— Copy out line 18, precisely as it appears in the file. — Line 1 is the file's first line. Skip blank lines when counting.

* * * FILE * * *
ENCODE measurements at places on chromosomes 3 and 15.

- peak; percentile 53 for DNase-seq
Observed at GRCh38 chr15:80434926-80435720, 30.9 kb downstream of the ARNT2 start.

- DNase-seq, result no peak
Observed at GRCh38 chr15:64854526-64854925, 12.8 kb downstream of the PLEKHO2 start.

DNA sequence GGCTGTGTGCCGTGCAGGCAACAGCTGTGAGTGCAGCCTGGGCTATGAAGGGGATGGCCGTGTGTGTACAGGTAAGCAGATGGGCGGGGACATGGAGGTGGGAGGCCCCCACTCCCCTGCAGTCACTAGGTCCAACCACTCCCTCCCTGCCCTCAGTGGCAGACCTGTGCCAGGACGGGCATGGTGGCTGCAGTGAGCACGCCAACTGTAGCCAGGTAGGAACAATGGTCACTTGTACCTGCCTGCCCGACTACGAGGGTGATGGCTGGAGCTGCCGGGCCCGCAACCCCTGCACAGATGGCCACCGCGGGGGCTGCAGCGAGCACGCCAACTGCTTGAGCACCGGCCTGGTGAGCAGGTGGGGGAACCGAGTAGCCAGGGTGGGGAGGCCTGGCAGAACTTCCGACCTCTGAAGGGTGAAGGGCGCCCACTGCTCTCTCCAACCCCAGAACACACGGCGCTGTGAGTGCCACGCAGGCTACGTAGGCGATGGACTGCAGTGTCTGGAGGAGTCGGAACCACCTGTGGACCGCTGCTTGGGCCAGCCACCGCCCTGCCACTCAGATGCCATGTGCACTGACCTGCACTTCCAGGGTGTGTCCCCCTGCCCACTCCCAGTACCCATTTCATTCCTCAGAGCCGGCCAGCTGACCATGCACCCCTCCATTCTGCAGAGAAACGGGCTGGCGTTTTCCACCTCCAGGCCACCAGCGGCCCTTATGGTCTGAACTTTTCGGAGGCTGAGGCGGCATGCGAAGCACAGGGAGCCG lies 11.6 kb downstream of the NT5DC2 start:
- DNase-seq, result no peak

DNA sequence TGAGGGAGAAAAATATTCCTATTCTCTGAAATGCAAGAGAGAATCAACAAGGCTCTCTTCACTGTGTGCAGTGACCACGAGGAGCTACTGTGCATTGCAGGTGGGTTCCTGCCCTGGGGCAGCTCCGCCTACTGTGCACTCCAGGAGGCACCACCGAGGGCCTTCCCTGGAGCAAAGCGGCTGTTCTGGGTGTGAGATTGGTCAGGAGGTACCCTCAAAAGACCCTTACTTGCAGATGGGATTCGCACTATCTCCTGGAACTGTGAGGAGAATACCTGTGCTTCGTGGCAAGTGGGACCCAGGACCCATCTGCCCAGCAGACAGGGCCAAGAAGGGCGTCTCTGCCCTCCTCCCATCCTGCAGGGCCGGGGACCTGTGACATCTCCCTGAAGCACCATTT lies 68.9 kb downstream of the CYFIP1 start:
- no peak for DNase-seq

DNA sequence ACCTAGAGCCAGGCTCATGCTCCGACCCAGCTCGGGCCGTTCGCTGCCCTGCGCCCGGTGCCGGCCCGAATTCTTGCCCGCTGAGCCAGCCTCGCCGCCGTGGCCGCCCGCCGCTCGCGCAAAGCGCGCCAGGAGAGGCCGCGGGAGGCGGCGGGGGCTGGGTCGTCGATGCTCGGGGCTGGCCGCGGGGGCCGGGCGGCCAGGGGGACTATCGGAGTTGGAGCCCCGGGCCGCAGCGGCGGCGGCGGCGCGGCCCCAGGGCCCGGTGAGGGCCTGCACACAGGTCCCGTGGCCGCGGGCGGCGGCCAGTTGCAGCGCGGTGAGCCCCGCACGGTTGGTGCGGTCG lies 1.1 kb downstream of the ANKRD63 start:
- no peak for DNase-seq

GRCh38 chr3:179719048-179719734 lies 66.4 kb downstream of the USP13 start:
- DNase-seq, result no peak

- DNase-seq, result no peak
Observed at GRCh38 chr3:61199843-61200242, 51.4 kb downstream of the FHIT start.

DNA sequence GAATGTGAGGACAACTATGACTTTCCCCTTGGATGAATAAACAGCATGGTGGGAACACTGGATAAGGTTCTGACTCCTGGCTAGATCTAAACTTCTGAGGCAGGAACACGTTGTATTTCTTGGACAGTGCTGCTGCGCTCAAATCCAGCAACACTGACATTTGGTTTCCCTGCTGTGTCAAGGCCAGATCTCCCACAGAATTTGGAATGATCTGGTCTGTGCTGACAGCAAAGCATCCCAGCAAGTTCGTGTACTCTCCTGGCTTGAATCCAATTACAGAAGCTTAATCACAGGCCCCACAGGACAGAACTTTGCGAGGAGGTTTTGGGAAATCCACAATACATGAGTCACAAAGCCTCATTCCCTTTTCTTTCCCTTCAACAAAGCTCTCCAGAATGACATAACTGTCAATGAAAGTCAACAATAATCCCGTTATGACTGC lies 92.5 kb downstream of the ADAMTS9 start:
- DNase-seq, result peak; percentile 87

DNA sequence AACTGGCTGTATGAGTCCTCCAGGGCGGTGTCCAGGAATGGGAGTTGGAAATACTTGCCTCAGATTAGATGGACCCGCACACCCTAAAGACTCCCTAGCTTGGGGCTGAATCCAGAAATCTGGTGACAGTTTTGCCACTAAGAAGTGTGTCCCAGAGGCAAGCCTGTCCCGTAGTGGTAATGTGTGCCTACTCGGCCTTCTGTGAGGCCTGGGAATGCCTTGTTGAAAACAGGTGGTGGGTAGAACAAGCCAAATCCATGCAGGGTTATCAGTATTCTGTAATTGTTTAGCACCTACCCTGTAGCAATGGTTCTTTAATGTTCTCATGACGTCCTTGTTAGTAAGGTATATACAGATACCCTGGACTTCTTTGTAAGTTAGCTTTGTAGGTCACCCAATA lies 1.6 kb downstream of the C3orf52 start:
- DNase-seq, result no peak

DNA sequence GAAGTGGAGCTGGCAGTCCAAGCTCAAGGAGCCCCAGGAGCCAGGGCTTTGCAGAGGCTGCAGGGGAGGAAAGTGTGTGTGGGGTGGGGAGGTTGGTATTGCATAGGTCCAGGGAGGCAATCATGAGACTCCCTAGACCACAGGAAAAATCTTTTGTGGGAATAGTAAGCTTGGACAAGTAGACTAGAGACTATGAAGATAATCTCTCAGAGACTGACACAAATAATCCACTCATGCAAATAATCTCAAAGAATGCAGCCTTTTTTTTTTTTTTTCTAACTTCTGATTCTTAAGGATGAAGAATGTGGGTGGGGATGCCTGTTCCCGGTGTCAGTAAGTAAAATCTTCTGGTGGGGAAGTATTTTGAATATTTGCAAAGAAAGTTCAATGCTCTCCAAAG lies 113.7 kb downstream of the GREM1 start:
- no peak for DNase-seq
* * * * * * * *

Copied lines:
DNA sequence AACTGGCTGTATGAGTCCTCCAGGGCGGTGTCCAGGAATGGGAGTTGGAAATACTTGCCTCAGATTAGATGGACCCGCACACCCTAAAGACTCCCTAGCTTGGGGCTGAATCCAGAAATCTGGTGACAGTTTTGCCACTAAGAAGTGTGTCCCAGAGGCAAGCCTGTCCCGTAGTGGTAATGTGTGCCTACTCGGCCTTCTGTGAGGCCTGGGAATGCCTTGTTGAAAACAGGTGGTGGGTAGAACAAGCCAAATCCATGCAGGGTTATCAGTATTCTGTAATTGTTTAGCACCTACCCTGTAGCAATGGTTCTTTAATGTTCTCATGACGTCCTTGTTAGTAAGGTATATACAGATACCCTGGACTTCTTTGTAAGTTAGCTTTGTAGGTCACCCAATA lies 1.6 kb downstream of the C3orf52 start: